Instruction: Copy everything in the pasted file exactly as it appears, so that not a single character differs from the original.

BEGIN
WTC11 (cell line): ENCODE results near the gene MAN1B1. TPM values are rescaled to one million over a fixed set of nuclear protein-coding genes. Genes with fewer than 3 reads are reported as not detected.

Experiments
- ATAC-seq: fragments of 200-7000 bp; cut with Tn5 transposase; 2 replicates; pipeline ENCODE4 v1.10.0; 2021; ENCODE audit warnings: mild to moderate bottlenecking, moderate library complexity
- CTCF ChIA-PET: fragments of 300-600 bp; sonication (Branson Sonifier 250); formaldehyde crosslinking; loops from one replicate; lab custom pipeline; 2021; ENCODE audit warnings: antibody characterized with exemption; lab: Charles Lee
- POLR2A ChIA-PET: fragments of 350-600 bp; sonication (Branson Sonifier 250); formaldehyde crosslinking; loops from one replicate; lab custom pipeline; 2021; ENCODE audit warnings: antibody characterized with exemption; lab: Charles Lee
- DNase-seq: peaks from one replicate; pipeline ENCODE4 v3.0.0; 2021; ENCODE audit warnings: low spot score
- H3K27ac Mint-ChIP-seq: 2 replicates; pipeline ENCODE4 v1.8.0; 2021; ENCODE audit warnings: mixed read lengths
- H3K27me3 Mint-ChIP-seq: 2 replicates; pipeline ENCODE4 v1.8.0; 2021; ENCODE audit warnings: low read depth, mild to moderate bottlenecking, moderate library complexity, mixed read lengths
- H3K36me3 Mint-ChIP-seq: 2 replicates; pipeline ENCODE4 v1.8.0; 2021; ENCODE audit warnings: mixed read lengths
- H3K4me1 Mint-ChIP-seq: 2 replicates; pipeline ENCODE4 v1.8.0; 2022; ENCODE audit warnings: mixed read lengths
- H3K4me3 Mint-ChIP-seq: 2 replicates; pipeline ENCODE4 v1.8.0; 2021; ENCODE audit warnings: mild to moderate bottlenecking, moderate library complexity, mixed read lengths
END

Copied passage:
WTC11 (cell line): ENCODE results near the gene MAN1B1. TPM values are rescaled to one million over a fixed set of nuclear protein-coding genes. Genes with fewer than 3 reads are reported as not detected.

Experiments
- ATAC-seq: fragments of 200-7000 bp; cut with Tn5 transposase; 2 replicates; pipeline ENCODE4 v1.10.0; 2021; ENCODE audit warnings: mild to moderate bottlenecking, moderate library complexity
- CTCF ChIA-PET: fragments of 300-600 bp; sonication (Branson Sonifier 250); formaldehyde crosslinking; loops from one replicate; lab custom pipeline; 2021; ENCODE audit warnings: antibody characterized with exemption; lab: Charles Lee
- POLR2A ChIA-PET: fragments of 350-600 bp; sonication (Branson Sonifier 250); formaldehyde crosslinking; loops from one replicate; lab custom pipeline; 2021; ENCODE audit warnings: antibody characterized with exemption; lab: Charles Lee
- DNase-seq: peaks from one replicate; pipeline ENCODE4 v3.0.0; 2021; ENCODE audit warnings: low spot score
- H3K27ac Mint-ChIP-seq: 2 replicates; pipeline ENCODE4 v1.8.0; 2021; ENCODE audit warnings: mixed read lengths
- H3K27me3 Mint-ChIP-seq: 2 replicates; pipeline ENCODE4 v1.8.0; 2021; ENCODE audit warnings: low read depth, mild to moderate bottlenecking, moderate library complexity, mixed read lengths
- H3K36me3 Mint-ChIP-seq: 2 replicates; pipeline ENCODE4 v1.8.0; 2021; ENCODE audit warnings: mixed read lengths
- H3K4me1 Mint-ChIP-seq: 2 replicates; pipeline ENCODE4 v1.8.0; 2022; ENCODE audit warnings: mixed read lengths
- H3K4me3 Mint-ChIP-seq: 2 replicates; pipeline ENCODE4 v1.8.0; 2021; ENCODE audit warnings: mild to moderate bottlenecking, moderate library complexity, mixed read lengths